Watch the video of the Zulu war cry here:


This exciting news also featured in The SouthAfrican, see:


Mental Toughness Training for Sinenjongo Rugby Team

The Warrior Training Centre (WTC) conducted Mental Toughness training for the Sinenjongo High Rugby team. Rugby is a sport well known for high-impact collisions, in which players have to exert extreme force in pursuit of the ball, whether directly or by colliding into the opposing player. Injuries are frequent, with the probability of a player being injured in a season as high as 90% in some studies. It is only fitting that rugby players train hard to build strong and conditioned bodies. Equally, the mind needs to be strong.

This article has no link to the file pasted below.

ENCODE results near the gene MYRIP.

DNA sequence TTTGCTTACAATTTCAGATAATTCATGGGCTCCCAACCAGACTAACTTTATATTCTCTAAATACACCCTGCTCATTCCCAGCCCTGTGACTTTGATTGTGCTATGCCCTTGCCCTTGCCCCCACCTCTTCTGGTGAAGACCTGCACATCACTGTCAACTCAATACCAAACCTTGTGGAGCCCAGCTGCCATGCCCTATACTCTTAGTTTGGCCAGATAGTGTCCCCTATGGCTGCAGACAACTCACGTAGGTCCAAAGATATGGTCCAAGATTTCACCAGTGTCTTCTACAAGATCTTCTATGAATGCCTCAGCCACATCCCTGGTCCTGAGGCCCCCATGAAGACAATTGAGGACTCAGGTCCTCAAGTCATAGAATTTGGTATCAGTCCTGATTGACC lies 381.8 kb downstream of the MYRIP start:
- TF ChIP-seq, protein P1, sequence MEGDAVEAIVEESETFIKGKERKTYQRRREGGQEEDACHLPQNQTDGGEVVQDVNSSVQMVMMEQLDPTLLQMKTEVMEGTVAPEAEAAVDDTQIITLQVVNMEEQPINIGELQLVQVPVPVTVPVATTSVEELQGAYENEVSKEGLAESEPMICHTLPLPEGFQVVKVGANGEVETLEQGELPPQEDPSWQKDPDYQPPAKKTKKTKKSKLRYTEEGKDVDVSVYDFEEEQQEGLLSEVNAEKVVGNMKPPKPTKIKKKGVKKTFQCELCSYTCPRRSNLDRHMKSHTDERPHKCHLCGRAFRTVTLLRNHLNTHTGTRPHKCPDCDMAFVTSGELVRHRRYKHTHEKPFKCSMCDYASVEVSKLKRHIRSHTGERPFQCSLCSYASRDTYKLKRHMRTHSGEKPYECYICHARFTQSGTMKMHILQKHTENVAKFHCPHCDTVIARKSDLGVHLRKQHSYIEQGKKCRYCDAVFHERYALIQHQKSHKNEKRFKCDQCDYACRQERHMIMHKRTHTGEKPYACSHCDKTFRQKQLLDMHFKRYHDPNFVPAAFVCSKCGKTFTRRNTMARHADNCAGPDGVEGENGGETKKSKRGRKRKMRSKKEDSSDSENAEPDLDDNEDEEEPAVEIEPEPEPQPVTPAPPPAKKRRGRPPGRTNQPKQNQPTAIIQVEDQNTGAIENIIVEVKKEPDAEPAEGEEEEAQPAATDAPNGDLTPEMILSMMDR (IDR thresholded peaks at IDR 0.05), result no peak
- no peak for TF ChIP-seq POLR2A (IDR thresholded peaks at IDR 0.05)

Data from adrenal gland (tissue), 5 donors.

Sun Tzu summed this up when he stated “The Victorious warrior wins with his mind before going into battle”
Roman Legionnaires would routinely carry c. 13kg of weapons, armour, and equipment over long marches of almost 60 km per day and into battle. King Shaka would reportedly make his Zulu impi warriors run 50km each day – with little or no water – barefoot in the scorching sun as preparation for battle.
The modern-day paratrooper could carry up to 80 kg of external load, depending on the mission, marching hundreds of km.

However, you carry a gym bag, or a shopping bag to your car…
Even though the modern world may not require us to carry 13kg or 80 kg of external weight everywhere we go, this does not mean we can’t build our mindset and our corresponding bodies to get back to our roots as warriors. The WTC’s “Mental Toughness of a Warrior” training does just that.